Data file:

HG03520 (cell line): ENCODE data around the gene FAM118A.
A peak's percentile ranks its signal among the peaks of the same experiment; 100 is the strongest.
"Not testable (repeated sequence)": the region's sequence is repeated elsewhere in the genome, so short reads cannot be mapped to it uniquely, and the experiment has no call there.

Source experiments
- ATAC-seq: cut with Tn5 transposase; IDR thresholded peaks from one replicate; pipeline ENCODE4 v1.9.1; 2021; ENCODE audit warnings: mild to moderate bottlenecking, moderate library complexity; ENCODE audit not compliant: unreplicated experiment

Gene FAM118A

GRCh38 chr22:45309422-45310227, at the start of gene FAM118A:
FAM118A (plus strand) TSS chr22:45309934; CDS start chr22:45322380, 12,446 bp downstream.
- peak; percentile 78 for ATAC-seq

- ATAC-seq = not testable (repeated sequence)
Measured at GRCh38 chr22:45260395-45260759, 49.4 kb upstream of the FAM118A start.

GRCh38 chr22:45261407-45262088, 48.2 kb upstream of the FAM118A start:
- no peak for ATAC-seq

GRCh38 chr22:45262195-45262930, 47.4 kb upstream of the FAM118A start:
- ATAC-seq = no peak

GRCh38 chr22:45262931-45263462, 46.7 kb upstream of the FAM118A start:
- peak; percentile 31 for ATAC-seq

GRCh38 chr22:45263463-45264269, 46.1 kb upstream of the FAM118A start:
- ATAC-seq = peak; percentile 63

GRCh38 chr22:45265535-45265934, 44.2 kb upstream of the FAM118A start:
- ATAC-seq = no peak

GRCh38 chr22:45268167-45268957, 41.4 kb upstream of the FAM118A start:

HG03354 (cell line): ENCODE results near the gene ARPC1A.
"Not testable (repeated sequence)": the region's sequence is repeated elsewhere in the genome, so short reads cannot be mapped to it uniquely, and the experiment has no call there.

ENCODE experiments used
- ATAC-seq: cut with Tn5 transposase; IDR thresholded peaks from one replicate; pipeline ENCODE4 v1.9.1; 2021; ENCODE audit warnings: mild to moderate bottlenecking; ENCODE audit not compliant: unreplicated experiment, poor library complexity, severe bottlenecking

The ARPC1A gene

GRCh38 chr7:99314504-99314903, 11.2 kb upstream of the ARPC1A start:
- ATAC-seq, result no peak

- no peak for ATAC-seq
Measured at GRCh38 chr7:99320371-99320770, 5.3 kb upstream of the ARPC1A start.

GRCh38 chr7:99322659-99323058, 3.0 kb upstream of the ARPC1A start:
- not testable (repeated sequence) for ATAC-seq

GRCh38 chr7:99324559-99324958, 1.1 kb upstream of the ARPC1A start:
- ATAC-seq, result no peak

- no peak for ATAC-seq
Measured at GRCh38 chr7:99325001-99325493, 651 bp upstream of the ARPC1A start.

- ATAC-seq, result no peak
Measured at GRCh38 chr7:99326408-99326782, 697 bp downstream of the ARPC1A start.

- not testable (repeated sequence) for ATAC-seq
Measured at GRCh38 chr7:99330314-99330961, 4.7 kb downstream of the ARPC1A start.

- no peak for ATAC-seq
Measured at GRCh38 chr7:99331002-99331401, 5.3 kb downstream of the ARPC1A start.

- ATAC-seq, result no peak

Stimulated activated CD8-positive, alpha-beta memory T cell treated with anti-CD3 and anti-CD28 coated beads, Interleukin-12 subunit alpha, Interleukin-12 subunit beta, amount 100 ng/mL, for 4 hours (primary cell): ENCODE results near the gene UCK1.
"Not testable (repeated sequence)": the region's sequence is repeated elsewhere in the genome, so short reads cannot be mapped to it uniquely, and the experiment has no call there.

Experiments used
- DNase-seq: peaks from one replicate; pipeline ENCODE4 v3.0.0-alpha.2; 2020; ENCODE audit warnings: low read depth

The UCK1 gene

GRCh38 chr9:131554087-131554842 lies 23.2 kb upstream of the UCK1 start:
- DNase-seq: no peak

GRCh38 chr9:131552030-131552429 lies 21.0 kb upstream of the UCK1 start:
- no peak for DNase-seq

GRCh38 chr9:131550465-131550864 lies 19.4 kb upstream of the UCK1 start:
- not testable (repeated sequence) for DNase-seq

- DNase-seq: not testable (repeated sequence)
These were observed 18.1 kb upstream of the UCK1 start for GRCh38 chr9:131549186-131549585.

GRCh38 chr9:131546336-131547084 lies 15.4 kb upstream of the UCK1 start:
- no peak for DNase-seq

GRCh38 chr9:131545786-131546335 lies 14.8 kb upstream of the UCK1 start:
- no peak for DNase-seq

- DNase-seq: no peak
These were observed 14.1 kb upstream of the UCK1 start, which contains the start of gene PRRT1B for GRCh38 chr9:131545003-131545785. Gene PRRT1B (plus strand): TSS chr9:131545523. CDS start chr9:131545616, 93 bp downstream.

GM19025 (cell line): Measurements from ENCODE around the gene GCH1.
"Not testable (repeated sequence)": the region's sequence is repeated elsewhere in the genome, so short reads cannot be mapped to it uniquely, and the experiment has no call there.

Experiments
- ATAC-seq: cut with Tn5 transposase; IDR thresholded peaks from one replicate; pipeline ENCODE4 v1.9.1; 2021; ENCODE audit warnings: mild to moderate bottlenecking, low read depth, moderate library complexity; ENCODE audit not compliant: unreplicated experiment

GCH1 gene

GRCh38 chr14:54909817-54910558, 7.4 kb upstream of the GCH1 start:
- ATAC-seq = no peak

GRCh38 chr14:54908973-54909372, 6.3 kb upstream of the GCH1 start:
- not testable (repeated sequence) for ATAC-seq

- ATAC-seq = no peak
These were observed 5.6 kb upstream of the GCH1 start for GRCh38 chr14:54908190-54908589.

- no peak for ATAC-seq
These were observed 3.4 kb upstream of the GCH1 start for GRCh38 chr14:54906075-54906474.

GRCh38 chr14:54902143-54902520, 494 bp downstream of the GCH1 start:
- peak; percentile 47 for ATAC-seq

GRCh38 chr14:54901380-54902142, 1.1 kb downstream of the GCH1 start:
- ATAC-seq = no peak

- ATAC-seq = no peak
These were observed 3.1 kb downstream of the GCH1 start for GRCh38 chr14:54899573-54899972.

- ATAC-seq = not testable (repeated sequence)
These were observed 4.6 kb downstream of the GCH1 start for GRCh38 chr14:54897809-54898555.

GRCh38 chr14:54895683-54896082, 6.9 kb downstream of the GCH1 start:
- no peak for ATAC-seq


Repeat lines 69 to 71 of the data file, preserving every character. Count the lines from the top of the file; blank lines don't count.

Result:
GRCh38 chr14:54909817-54910558, 7.4 kb upstream of the GCH1 start:
- ATAC-seq = no peak

GRCh38 chr14:54908973-54909372, 6.3 kb upstream of the GCH1 start: